A prayer for the Fourth of July


Every time I get a communique from the secretary of the Boone, Ia. High School class of l938 it is like a necrology. The survivors are now the minority. I think about my closest friend from the first grade through senior high and later the Bible College. He has been gone for ten years. I think about my first love, a girl named Jane, who I met in the first grade and remained her best man until we went to Junior High, where she met the guy who was to be her future husband. Since then I have never met a Jane I didn’t like. She has been on the far side for fifteen years. I think about my grandfather’s namesake, John Berg, who went on to become a distinguished physician.

I think about my pal Paul Harvey who went down in flames over Europe in WWII. And I think about the kid who always sat next to me because of the alphabet, Tommy Benson, who went down over the Pacific in the same war. Then there was John Shadle, later a college professor. All these were guys who would rather negotiate than fight.

We did have fist fights in those days and sometimes the grapevine would let us know in advance who was to meet in the alley after school. I have asked myself whatever happened to the bullies who were always picking fights. It is fair to say that for the most part they were from the other side of the tracks, and had to fight for recognition. There was always the guy who would throw the first punch. But none of those guys ended up as physicians, ministers, teachers or Air Corps pilots. (It was called the Air Corps during WWII) There was Paul Harvey, a broomstick kid who couldn’t have fought his way out of a paper sack, but he turned out to be a war hero. And there was Tommy Benson, my next door neighbor, who wouldn’t hurt a flea. He too went down in WW II.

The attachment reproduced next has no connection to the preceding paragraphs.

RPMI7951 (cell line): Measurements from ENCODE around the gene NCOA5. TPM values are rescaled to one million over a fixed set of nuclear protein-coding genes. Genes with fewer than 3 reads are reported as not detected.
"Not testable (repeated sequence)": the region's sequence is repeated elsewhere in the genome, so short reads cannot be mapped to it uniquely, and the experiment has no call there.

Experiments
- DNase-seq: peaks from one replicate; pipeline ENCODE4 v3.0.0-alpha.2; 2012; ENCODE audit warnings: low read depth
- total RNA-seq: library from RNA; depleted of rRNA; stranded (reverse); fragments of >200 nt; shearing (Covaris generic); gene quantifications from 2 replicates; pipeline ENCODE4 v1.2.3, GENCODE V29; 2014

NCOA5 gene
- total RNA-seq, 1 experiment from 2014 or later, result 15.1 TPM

And what about the bully boys? They remain anonymous. They won those fist fights in the alley because they knew how to throw the first punch. To be tough meant to beat the other guy to the punch. Nobody seems to know what happened to them, and worse yet, nobody seems to care.

One’s mind runs in quirky directions as one penetrates deeper into “advanced middle age.” There was a time when Emma Lazarus’s words at the base of the Statue of Liberty reflected our soul:

“Bring us your tired, your poor, your huddled masses yearning to breathe free.” But since Iraq we have become known as the bully who threw the first punch. Like all bullies we have had to build a defense mechanism for our behavior. We have had to sell our invasions as wars of liberation instead of aggression. But as Lincoln said, “You can fool all of the people some of the time and some of the people all of the time, but you can’t fool all the people all of the time.”

What better time for national and governmental repentance than our 230th birthday, the 4th of July? And what better expression of repentance than to pull out of the country we have invaded, and do it now. The only way to pull out a thorn is to pull it out! Repentance means to turn around! To those who argue that civil war will result, we can answer that civil war is already raging.

It is a needle in the haystack quest, trying to track down the school yard bullies. In the long run they become anonymous. But remember what the scripture says, “If my people who are called by name shall humble themselves and pray, and seek my face, and turn from their wicked ways, then will I hear from heaven and forgive their sin, and will heal their land.” That is our most urgent prayer on the 4th. Heal our land! (2Cor. 7:l4)

Darrel Berg is pastor of the Guemes Island Community Church. He lives in Coupeville.

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